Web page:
“When I was in high school, I was the girl who talked too much.
Teachers were not a fan. While my male counterparts were labeled as class clowns, jocks, or just ‘boys being boys,’ I apparently needed to be quiet.
Weekly, my teachers called my parents letting them know how disruptive I was—despite having good grades. I was sent into the hallway—a lot. My report cards stated just how bad my behavior was, too. And one time, my government teacher accused me in front of the entire class of being high. ‘We can get you tested, ya know!’ He shouted as he kicked me out of the classroom.
The truth is, yes, I was talkative. However, I also wish those teachers saw me—past my loudness.
I did have two teachers who viewed my chatty nature as leadership. Yup, those female teachers looked to me for my strong skills. In my leadership class, I was encouraged to run for class council. In peer counseling, my teacher told me I had strong problem-solving skills and I ended up being the youngest peer counselor because of her.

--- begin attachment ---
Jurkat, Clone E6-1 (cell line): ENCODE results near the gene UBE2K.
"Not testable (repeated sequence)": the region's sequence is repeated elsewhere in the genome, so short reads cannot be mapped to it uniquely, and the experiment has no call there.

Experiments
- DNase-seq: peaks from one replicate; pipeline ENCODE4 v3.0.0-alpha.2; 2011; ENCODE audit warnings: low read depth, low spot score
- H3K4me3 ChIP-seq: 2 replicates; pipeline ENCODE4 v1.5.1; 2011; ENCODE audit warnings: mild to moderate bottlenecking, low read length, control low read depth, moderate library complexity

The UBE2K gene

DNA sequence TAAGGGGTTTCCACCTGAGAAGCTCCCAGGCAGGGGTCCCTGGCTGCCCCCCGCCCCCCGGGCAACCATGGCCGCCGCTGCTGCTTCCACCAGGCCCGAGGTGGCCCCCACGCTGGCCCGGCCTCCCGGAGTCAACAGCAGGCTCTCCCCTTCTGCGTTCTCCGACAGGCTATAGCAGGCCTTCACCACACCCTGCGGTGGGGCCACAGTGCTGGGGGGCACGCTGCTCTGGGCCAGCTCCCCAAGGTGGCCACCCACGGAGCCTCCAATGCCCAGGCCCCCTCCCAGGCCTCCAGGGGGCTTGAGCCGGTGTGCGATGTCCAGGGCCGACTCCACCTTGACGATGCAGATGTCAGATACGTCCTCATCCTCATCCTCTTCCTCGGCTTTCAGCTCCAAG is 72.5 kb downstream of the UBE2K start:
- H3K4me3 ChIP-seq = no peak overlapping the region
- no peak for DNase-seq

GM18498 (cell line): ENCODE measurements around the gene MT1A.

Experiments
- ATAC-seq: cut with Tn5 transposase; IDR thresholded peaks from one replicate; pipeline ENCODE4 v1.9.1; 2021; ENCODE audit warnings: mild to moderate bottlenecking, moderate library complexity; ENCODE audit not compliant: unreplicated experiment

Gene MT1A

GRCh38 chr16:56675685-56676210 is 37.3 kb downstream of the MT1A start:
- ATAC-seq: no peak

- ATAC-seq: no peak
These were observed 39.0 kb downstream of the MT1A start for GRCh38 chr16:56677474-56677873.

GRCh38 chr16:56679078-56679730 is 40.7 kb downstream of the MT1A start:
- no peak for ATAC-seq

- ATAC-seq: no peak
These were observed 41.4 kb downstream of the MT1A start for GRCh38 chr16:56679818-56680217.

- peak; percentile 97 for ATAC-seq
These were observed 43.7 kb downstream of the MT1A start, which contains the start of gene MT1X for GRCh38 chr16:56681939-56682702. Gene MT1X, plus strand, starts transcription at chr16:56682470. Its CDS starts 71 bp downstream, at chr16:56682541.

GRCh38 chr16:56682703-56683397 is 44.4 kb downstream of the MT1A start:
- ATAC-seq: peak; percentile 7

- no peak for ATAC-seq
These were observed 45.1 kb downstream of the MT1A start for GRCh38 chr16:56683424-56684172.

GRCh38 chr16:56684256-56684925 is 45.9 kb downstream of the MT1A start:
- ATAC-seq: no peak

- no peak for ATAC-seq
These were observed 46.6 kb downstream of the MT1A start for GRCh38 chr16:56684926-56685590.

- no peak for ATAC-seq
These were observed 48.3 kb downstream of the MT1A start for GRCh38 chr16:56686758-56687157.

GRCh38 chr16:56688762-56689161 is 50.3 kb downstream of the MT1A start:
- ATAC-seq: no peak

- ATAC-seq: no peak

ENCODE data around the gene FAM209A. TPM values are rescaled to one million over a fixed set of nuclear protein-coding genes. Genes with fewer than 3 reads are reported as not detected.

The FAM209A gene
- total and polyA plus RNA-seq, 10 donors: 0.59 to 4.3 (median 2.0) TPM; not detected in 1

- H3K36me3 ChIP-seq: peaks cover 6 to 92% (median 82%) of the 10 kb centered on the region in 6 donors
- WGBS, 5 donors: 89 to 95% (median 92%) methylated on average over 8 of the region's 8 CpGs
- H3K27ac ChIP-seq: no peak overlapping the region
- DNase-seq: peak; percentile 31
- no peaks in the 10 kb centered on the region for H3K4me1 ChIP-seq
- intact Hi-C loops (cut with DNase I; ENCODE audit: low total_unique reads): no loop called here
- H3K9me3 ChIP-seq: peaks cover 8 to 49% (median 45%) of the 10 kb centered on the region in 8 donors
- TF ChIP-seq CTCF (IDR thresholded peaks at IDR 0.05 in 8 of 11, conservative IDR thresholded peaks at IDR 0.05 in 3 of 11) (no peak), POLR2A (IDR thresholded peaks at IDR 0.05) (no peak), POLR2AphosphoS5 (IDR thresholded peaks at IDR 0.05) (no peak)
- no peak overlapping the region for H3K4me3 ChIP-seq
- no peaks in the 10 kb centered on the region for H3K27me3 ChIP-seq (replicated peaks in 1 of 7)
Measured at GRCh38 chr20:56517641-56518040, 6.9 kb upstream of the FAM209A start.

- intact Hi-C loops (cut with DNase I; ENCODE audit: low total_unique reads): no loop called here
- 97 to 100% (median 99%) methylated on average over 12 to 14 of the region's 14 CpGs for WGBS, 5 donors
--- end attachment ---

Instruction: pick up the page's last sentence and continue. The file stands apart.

These teachers took the time to see me as a young woman who was more than just ‘loud.’ Because of them, I was able to grow confident—and later, become a teacher myself.
Today, I have a daughter who mimics me in the loudness department. At age 6, she’s already been called too talkative. Many kids and adults will try to hush her as she grows up. But I know as long as she has a few teachers who believe in her for the girl she is, with those leadership skills, she just might change the world.
Perhaps BECAUSE she talks too much.”
This story was submitted to Love What Matters by Angela Anagnost. You can follow her journey on Facebook. Submit your own story here and be sure to subscribe to our free email newsletter for our best stories, and YouTube for our best videos.
Read more from Angela:
‘They weren’t just born to rock the boat, they were born to build a new one. Strong-willed kids are a lot, but the world needs them.’: Mom to ‘tiny torpedo’ says strong-willed kids ‘will always be worth the struggle’
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